• Kit Allowitz

A Lesson in Visceral Meats: How Liver and Onions lead to Less Chickening Out


Liver and onions again! …. Ugh!

In 1981, I lived in Gervais Oregon, nestled in the Willamette valley, the land of ‘milk and honey’ in terms of agriculture, Gervais was and still is a wonderland.

The Willamette Valley grows and touts a huge range of delicious food stuff. In that part of Oregon, one can find just about every sort of fruit, vegetable, berry, and an appetizing cadre of meat goods to satisfy just about any taste.

With all those yummy choices, why was my Mom repeatedly (it seemed like) serving foul tasting (to me anyway) liver and onions again for dinner?

Perhaps a by-product of her own mother and father’s era, when the U.S. Food Administration launched an aggressive campaign to get Americans to eat visceral meats (meats like liver, heart, intestine, kidney etc...) and leave the quality cuts (meats like steak and pork chops) for the men and women serving overseas in World War II.

Visceral meats are the cuts of meat that often seem difficult (to me) to want to voluntarily consume. Cuts like liver, heart, pancreas, lungs, tripe, kidneys, tongue and intestines. *Disclaimer – I am fully aware that many of my fellow human’s love and enjoy these cuts of meat. I respect, honor and envy your wide-ranging variety of taste bud breadth.

Back to liver-(and perhaps an opportunity to rant just a bit more) On yet another night in 1981 my Mom was preparing again, the unsavory combination of liver and onions. I swear to this day we had the stuff 2 times a week….my mom swears it was far less than that.

Where was all this liver coming from?

We occasionally slaughtered one of our pigs and ate it. I don’t recall wrapping up pig liver in white butcher paper for later consumption. I wonder, to this day how it was that liver was consistently showing up on the Allowitz dinner table.

More agony …..Mom and Dad consistently held hostage the possibility of dessert (some sugary delight) until we managed to get down that grisly horrid and unpleasant tasting liver and onions and clean our plates. To this day, I’d rather eat grass and dirt than have liver and onions.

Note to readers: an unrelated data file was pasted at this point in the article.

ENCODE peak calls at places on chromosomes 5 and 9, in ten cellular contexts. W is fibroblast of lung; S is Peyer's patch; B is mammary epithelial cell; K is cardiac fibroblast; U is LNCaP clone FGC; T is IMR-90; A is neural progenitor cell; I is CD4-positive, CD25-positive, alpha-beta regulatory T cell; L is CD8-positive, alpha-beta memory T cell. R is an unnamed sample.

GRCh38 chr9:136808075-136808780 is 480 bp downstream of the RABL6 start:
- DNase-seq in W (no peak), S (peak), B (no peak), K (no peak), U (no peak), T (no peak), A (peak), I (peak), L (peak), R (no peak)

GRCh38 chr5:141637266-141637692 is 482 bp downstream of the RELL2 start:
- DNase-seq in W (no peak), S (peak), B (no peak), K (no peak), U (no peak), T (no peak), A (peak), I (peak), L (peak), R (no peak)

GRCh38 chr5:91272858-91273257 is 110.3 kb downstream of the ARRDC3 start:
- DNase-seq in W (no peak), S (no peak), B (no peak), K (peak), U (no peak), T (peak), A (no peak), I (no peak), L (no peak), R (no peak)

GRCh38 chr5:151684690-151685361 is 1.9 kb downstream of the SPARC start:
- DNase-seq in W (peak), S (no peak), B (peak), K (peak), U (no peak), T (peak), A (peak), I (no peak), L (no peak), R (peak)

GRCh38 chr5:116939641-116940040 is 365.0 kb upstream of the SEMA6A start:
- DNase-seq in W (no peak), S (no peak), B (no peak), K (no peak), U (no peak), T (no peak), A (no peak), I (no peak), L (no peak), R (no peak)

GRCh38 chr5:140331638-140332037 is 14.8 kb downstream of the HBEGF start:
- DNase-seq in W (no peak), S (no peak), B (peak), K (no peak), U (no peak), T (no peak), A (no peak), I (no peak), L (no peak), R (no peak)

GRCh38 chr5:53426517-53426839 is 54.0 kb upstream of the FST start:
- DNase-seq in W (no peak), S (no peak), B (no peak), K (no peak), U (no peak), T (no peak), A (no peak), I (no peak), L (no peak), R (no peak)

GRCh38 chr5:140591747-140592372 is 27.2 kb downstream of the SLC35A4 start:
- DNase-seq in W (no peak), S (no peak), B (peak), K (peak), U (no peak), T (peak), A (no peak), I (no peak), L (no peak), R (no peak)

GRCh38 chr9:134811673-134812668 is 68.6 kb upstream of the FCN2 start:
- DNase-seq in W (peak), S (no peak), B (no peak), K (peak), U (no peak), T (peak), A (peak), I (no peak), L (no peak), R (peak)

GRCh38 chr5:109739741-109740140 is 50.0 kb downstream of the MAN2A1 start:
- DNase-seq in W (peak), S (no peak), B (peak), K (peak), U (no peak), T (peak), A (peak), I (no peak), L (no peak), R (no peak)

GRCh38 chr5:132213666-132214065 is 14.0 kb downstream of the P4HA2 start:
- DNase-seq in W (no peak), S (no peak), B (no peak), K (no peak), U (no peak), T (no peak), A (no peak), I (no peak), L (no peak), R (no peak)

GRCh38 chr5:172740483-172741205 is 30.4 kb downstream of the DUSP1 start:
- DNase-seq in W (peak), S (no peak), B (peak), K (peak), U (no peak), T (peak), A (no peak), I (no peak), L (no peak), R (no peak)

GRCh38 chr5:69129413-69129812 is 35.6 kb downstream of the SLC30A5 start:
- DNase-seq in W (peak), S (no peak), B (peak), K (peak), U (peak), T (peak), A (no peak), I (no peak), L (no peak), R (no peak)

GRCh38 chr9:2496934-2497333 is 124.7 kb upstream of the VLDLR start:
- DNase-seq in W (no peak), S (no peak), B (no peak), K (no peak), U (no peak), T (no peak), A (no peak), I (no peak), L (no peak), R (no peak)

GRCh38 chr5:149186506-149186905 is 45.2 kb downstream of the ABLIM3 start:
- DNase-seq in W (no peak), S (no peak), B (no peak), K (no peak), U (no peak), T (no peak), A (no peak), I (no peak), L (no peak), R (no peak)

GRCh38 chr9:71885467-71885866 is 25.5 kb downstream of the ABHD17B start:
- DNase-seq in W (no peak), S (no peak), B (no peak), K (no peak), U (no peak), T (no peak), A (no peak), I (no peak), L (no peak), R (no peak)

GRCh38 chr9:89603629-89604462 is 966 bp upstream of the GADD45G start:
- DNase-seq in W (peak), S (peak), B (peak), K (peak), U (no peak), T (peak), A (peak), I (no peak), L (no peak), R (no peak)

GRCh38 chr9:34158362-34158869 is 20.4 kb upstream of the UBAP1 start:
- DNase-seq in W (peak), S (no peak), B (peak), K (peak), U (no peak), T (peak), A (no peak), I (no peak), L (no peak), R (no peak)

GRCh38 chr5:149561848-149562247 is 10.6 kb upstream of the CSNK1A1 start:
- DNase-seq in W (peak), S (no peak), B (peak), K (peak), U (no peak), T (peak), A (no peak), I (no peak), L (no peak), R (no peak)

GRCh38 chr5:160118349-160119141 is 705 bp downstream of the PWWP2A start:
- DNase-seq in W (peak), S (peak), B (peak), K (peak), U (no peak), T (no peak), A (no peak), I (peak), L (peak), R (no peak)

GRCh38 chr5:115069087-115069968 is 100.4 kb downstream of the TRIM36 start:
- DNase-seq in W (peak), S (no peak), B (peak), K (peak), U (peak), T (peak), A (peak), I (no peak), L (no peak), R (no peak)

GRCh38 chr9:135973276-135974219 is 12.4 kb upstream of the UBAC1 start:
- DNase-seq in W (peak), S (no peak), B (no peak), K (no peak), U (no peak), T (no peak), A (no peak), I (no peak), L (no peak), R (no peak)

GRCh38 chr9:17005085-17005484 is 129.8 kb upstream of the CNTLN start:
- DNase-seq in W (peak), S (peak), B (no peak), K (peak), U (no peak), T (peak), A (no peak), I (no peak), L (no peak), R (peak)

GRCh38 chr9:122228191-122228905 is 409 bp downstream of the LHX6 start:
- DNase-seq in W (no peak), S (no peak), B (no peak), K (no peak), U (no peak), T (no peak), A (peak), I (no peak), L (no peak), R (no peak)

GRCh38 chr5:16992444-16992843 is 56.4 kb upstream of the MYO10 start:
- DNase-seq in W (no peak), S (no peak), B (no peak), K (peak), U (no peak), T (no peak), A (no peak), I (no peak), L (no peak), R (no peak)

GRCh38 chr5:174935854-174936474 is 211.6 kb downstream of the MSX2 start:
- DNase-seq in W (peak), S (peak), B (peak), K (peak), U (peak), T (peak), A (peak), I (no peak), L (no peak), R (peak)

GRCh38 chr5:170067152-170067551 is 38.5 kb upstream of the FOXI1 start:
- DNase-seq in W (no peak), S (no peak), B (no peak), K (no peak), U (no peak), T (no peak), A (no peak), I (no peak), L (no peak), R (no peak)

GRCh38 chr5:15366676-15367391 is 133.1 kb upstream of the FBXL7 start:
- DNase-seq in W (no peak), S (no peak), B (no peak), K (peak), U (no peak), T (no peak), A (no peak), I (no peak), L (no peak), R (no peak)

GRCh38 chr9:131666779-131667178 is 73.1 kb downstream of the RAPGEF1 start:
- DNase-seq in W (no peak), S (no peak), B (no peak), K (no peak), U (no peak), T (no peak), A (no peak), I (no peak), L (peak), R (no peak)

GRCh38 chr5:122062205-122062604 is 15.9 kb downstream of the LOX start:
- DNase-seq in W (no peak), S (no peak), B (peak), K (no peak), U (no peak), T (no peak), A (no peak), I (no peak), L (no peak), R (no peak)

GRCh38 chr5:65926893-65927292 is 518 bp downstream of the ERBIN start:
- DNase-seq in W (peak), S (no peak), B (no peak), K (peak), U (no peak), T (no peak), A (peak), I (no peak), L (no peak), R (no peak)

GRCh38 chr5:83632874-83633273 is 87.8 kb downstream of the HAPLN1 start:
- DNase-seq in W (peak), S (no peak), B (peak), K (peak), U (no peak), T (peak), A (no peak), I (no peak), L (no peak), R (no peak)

Why?

Perhaps an inquiry into what the restraining forces were that made consumption of liver and onions hard for me as well as producing one of my foulest childhood memories is in order?

Is it possible that an inquiry could produce insights into the question? Could my parents have done anything to infuse ‘driving forces’ into the Allowitz kid’s paradigms to reduce the ‘restraining forces’ to voluntarily consume liver and onions?

Maybe? Maybe not.

How often do we as individuals, teams, departments and organizations face ‘liver and onions’ obstacles? The challenges and things that need to change or be changed and yet there is resistance to change happening? At the same time, in any cause, there are normally ‘driving forces’ that would support the cause and the change.

Introduction of Force Field Analysis by Kurt Lewin (and possibly the key to the liver and onions conundrum of my childhood)

In 1941 Psychologist Kurt Lewin, (considered to be one of the founders of social psychology) along with anthropologist Margaret Mead were asked to head a committee to find a way to get Americans to eat less of the savory meats, (steaks and pork chops) and instead choose the cuts of meat soldiers didn’t want to eat…...the visceral cuts (liver, pancreas, lungs and tongue).

Force-Field Analysis is a tool that helps identify the ‘pro’s’ (driving forces) and ‘con’s’ (restraining forces) of something you are trying to change. It’s called Force-Field Analysis because Kurt Lewin meant the ‘force field’ described as two opposite forces working for and against change.

The 1941 change that was wanted: Get Americans to eat more liver and heart.

Conducting a Force-Field analysis can often be done by drawing a simple diagram.

Let’s help Kurt and Margaret for a second with their visceral meat dilemma by using a Force-Field diagram. (see Figure 1)